Accessibility In The News 2023

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Passing grade on accessibility not good enough

Editorial, Winnipeg Free Press, January 18, 2023
Sometimes, a passing grade is considered a satisfactory result, the product of sufficient preparation and effort to allow for an outcome that qualifies as success even though it may have flirted with failure along the way. In other words, just enough to be good enough. When it comes to the midterm report card issued to the provincial government by Barrier-Free Manitoba (BFM) for the implementation and enforcement of its accessibility-standards legislation, a barely passing grade should be regarded as a cause for concern and immediate remedial action rather than reason for anything resembling celebration or self-congratulation. BFM is a non-profit cross-disability initiative formed in 2008 to lobby the province to enact strong and effective legislation that requires the removal of existing barriers and prevents the creation of new ones. Its mock report card offers an assessment of the current Progressive Conservative government’s success (or failure) in bringing into force the Accessibility for Manitobans Act (AMA), which was passed into law in December 2013 by the province’s previous NDP government, promising significant accessibility progress by 2023. With the 10-year implementation timeline ticking toward its end, BFM’s most recent assessment gives the government an overall D grade for fully setting in motion the legislation aimed at affording Manitobans with disabilities the opportunity to fully participate in all the province has to offer.

For every dollar donated to CNIB's urgent guide dog campaign, it spends 52 cents on fundraising

Bonnie Allen, CBC News, January 18, 2023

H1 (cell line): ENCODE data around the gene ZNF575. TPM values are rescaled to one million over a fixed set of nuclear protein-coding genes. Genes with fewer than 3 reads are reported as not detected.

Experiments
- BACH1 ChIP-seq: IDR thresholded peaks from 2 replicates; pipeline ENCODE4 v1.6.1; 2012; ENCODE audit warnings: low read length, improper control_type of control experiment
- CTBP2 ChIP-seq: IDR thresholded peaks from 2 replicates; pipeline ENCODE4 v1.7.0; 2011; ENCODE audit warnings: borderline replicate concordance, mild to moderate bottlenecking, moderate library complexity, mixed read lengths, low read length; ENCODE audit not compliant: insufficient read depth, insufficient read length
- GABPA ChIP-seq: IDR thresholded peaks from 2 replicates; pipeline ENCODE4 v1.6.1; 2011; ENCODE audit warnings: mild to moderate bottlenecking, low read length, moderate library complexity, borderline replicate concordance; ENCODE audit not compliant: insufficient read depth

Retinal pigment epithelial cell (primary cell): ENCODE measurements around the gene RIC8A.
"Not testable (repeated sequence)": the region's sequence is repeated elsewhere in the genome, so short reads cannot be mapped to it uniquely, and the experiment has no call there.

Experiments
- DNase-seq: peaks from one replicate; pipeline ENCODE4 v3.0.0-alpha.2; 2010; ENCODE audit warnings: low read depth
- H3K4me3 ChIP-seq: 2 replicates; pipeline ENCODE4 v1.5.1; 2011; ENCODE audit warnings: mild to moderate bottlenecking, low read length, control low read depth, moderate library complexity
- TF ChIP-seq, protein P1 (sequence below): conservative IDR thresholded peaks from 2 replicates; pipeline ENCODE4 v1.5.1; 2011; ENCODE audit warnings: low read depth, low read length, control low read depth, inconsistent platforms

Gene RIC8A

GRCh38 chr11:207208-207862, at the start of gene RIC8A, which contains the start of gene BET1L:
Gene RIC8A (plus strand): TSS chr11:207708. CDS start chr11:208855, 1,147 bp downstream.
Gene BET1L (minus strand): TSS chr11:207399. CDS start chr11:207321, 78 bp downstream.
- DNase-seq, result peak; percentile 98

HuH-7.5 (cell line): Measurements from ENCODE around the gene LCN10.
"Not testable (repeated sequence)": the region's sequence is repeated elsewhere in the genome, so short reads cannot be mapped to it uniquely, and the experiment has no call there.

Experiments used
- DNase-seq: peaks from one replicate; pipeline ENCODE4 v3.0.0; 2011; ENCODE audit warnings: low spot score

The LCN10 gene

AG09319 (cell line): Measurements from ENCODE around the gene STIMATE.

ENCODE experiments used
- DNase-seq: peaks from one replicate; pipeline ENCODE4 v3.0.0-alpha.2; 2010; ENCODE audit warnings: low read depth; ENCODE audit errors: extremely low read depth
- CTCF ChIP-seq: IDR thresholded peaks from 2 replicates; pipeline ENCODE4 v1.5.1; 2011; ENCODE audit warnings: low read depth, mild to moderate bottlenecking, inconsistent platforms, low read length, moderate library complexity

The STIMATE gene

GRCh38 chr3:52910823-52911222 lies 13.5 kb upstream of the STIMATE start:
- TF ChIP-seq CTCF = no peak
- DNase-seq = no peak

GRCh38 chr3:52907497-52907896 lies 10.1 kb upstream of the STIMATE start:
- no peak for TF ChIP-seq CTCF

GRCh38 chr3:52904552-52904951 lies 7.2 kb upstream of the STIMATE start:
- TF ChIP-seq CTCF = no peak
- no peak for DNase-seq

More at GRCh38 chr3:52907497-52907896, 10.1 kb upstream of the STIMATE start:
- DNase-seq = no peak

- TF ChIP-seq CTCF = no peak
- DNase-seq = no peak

CNIB Guide Dogs president says you have to invest money to get money. The Canadian National Institute for the Blind (CNIB) began its urgent appeal for donations in late 2020. A charity watchdog says CNIB spends more than half of each dollar raised on fundraising costs, and that its spending on programming is below what’s reasonable for Canadian non-profits. The Canadian National Institute for the Blind (CNIB) has been making an urgent appeal for donations to its guide dog program for more than two years to solve what it calls a crisis-level demand. Overall, more than half of what CNIB takes in from donations is spent on fundraising costs, and finding out exactly what proportion goes to the puppies is difficult. Charity Intelligence Canada, a charity watchdog that aims to help Canadians be informed and give intelligently, reviewed CNIB’s online financial statements from 2021. The accounting applies to the entire CNIB organization and not just its guide dog program. It found CNIB collected roughly $29.1 million in donations and spent about $15 million on fundraising costs.

Blind B.C. woman files discrimination complaint over city roundabouts, bike lanes

Jon Hernandez, CBC News, British Columbia, January 6, 2023
Woman alleges City of Maple Ridge has created unsafe walking conditions for people with disabilities. Maria Kovacs won’t risk waiting for the bus near her church on her own anymore. The last time she tried it, a cyclist hit her. When I got out of the bus, the bike hit me in the back, she told CBC News. This area is very unsafe for someone who is blind.